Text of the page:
Melbourne, Australia - A United States negotiating team has begun the first round of talks on the Trans-Pacific Partnership (TPP) Agreement in Melbourne, Australia today. The 22-member team, led by Assistant U.S. Trade Representative for Southeast Asia and the Pacific Barbara Weisel, will engage counterparts from Australia, Brunei Darussalam, Chile, New Zealand, Peru, Singapore, and Vietnam on creating a regional Asia-Pacific trade agreement.
"Trans-Pacific Partnership negotiations offer a unique opportunity to shape a high-standard, broad-based regional pact. In line with the President's goal of supporting two million additional American jobs through exports, a robust TPP agreement would expand our exports to one of the world's fastest-growing regions," said U.S. Trade Representative Ron Kirk. "Our team's aim is to achieve the biggest economic benefits for the American people, and these negotiators will be working to set a new standard for 21st century trade pacts."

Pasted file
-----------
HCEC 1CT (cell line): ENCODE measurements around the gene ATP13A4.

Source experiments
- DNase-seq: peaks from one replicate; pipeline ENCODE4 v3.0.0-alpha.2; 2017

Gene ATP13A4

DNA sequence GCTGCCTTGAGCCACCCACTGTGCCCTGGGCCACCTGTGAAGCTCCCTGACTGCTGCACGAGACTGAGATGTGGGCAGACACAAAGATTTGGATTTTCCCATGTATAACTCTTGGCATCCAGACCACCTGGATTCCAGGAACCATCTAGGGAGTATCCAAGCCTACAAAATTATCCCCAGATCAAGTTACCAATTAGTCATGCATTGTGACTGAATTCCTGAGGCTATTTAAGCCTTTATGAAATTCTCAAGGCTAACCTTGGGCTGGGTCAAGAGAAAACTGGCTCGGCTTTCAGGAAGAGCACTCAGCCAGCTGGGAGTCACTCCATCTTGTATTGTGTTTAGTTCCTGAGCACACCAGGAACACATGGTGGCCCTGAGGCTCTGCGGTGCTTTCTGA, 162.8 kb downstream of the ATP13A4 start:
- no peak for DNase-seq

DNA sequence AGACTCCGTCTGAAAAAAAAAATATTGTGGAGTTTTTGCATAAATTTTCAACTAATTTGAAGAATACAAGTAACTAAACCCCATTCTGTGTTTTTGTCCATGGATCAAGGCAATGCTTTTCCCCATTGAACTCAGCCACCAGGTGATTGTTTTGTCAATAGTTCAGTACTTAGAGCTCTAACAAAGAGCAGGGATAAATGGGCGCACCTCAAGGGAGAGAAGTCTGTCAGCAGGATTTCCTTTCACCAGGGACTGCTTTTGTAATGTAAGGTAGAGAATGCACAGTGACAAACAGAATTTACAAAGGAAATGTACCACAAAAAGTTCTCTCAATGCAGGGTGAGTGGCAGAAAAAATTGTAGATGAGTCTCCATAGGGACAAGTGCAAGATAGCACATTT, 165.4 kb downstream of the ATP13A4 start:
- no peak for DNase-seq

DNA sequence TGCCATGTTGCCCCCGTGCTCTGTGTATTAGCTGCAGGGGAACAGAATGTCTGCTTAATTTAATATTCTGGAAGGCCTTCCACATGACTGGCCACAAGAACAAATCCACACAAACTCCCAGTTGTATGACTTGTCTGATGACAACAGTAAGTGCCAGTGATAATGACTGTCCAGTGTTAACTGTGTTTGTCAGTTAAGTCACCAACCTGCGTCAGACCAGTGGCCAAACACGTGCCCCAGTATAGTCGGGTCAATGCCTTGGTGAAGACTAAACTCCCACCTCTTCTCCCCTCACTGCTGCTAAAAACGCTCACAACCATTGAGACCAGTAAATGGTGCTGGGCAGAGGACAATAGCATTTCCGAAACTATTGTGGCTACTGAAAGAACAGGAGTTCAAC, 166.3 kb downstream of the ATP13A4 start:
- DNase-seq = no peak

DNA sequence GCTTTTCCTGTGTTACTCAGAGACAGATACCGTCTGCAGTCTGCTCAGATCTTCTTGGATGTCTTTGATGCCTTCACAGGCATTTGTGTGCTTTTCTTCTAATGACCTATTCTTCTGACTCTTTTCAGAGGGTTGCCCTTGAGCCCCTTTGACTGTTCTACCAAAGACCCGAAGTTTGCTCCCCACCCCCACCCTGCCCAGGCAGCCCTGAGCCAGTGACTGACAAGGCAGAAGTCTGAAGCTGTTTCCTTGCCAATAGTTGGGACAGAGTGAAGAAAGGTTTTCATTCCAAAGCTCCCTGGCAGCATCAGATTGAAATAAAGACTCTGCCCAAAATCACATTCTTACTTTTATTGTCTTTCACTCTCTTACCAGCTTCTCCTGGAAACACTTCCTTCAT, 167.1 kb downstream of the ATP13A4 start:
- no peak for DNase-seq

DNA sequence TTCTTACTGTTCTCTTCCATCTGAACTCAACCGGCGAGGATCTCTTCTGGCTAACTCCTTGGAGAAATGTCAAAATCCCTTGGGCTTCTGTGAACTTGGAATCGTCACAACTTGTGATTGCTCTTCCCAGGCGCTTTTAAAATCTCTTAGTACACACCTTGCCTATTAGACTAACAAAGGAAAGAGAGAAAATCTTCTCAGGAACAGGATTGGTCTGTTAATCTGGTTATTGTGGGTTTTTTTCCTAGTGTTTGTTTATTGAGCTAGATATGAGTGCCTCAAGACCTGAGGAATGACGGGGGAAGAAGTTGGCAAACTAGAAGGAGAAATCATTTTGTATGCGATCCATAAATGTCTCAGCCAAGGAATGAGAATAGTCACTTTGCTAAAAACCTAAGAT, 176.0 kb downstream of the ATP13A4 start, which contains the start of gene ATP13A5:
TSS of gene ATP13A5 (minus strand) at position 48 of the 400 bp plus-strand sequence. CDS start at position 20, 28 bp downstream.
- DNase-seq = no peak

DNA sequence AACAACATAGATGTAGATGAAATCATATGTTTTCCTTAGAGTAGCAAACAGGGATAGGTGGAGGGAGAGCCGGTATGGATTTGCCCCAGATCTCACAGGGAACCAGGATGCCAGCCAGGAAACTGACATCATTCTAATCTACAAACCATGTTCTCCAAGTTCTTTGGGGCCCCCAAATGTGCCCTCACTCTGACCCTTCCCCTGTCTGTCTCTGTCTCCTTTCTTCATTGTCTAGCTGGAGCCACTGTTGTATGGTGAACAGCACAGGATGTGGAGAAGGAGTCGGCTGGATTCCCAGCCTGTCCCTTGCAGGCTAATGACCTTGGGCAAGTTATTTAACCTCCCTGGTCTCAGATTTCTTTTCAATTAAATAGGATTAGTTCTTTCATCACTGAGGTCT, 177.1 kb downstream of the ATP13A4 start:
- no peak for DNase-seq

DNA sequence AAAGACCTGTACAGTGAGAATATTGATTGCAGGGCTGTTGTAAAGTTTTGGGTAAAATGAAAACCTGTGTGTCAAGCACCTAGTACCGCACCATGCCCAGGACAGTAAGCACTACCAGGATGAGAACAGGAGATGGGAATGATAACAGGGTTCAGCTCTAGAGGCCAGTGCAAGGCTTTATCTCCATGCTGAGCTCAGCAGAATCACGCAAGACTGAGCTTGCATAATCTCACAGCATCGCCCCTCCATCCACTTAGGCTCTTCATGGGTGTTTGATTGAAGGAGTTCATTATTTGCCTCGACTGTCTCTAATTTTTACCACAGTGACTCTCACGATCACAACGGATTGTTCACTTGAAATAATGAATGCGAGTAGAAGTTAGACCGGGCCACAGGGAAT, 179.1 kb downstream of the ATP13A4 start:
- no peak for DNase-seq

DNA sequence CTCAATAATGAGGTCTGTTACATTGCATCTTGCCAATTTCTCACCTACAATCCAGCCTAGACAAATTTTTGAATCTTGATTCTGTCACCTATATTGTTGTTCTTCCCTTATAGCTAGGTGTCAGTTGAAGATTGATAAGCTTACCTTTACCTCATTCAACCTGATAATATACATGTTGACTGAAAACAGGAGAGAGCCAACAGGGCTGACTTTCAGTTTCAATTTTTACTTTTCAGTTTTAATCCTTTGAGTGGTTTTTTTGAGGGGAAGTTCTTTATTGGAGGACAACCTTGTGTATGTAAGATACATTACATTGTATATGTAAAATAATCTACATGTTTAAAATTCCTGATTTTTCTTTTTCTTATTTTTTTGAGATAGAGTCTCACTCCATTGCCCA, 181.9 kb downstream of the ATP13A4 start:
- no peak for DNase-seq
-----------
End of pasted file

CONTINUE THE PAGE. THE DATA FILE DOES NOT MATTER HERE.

Weisel is joined by four additional Assistant U.S. Trade Representatives: Lewis Karesh (Labor), Mark Linscott (Environment and Natural Resources), Stanford McCoy (Intellectual Property Rights), and Gail Strickler (Textiles). During the first round of negotiations, the U.S. team expects to gather facts and exchange views on negotiating approaches and new cross-cutting issues with the other TPP participants. They do not expect to discuss text or market access offers during this round. The week-long negotiations will conclude on Friday, March 19.